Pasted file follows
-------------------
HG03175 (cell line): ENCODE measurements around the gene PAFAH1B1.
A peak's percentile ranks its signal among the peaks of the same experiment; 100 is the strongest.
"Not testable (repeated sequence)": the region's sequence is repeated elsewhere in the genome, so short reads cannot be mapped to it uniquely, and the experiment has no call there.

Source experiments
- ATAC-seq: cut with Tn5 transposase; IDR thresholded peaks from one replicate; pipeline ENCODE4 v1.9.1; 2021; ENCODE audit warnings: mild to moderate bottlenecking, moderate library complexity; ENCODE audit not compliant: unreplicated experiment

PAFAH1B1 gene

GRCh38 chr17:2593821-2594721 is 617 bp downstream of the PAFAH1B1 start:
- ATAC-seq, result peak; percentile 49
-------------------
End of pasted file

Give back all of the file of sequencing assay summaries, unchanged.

HG03175 (cell line): ENCODE measurements around the gene PAFAH1B1.
A peak's percentile ranks its signal among the peaks of the same experiment; 100 is the strongest.
"Not testable (repeated sequence)": the region's sequence is repeated elsewhere in the genome, so short reads cannot be mapped to it uniquely, and the experiment has no call there.

Source experiments
- ATAC-seq: cut with Tn5 transposase; IDR thresholded peaks from one replicate; pipeline ENCODE4 v1.9.1; 2021; ENCODE audit warnings: mild to moderate bottlenecking, moderate library complexity; ENCODE audit not compliant: unreplicated experiment

PAFAH1B1 gene

GRCh38 chr17:2593821-2594721 is 617 bp downstream of the PAFAH1B1 start:
- ATAC-seq, result peak; percentile 49